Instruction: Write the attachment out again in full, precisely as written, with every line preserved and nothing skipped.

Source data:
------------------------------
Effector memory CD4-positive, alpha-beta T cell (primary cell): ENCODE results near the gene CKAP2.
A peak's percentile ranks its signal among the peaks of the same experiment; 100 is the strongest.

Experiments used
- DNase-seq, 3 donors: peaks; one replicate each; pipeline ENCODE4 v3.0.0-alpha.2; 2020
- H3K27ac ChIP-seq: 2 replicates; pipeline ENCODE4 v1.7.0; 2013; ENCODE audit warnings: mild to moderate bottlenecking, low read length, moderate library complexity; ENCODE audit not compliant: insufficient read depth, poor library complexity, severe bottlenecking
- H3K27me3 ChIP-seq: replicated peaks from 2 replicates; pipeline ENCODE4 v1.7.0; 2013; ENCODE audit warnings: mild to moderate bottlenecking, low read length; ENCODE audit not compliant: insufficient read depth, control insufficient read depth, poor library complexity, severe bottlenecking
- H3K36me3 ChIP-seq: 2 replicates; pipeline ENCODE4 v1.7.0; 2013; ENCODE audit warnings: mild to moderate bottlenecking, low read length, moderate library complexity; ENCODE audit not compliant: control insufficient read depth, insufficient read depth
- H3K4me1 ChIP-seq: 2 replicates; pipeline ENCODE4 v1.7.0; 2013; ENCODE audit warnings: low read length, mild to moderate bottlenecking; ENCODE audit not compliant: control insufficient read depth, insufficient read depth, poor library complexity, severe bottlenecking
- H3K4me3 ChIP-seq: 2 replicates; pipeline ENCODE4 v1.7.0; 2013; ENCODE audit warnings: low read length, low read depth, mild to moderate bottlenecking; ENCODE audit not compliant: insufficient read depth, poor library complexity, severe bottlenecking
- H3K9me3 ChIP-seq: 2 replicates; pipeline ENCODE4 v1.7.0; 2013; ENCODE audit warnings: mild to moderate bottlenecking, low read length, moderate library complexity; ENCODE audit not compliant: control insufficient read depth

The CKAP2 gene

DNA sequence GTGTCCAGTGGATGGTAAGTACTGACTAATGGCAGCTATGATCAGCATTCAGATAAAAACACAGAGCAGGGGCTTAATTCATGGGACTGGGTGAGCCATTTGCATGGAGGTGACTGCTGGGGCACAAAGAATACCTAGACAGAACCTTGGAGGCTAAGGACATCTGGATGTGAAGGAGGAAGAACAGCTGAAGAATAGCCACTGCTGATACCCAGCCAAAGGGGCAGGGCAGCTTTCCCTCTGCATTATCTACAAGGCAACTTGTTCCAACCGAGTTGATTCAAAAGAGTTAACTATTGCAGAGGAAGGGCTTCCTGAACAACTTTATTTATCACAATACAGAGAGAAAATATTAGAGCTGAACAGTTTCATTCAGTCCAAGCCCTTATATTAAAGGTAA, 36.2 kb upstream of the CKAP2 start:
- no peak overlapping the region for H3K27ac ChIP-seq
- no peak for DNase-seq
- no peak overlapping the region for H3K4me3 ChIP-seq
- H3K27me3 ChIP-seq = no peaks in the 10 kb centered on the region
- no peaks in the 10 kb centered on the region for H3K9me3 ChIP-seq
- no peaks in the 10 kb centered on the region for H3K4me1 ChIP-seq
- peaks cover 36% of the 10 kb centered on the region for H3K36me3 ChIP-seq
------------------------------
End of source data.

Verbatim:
Effector memory CD4-positive, alpha-beta T cell (primary cell): ENCODE results near the gene CKAP2.
A peak's percentile ranks its signal among the peaks of the same experiment; 100 is the strongest.

Experiments used
- DNase-seq, 3 donors: peaks; one replicate each; pipeline ENCODE4 v3.0.0-alpha.2; 2020
- H3K27ac ChIP-seq: 2 replicates; pipeline ENCODE4 v1.7.0; 2013; ENCODE audit warnings: mild to moderate bottlenecking, low read length, moderate library complexity; ENCODE audit not compliant: insufficient read depth, poor library complexity, severe bottlenecking
- H3K27me3 ChIP-seq: replicated peaks from 2 replicates; pipeline ENCODE4 v1.7.0; 2013; ENCODE audit warnings: mild to moderate bottlenecking, low read length; ENCODE audit not compliant: insufficient read depth, control insufficient read depth, poor library complexity, severe bottlenecking
- H3K36me3 ChIP-seq: 2 replicates; pipeline ENCODE4 v1.7.0; 2013; ENCODE audit warnings: mild to moderate bottlenecking, low read length, moderate library complexity; ENCODE audit not compliant: control insufficient read depth, insufficient read depth
- H3K4me1 ChIP-seq: 2 replicates; pipeline ENCODE4 v1.7.0; 2013; ENCODE audit warnings: low read length, mild to moderate bottlenecking; ENCODE audit not compliant: control insufficient read depth, insufficient read depth, poor library complexity, severe bottlenecking
- H3K4me3 ChIP-seq: 2 replicates; pipeline ENCODE4 v1.7.0; 2013; ENCODE audit warnings: low read length, low read depth, mild to moderate bottlenecking; ENCODE audit not compliant: insufficient read depth, poor library complexity, severe bottlenecking
- H3K9me3 ChIP-seq: 2 replicates; pipeline ENCODE4 v1.7.0; 2013; ENCODE audit warnings: mild to moderate bottlenecking, low read length, moderate library complexity; ENCODE audit not compliant: control insufficient read depth

The CKAP2 gene

DNA sequence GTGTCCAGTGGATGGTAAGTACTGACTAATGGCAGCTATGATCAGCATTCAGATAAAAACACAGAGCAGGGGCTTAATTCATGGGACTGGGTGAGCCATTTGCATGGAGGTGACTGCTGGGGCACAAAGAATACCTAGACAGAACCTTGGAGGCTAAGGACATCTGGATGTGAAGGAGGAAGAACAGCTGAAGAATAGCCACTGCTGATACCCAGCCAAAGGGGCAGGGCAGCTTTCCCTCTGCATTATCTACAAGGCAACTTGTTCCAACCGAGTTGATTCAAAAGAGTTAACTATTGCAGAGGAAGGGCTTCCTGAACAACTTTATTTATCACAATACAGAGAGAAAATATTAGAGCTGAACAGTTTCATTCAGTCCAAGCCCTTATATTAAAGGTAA, 36.2 kb upstream of the CKAP2 start:
- no peak overlapping the region for H3K27ac ChIP-seq
- no peak for DNase-seq
- no peak overlapping the region for H3K4me3 ChIP-seq
- H3K27me3 ChIP-seq = no peaks in the 10 kb centered on the region
- no peaks in the 10 kb centered on the region for H3K9me3 ChIP-seq
- no peaks in the 10 kb centered on the region for H3K4me1 ChIP-seq
- peaks cover 36% of the 10 kb centered on the region for H3K36me3 ChIP-seq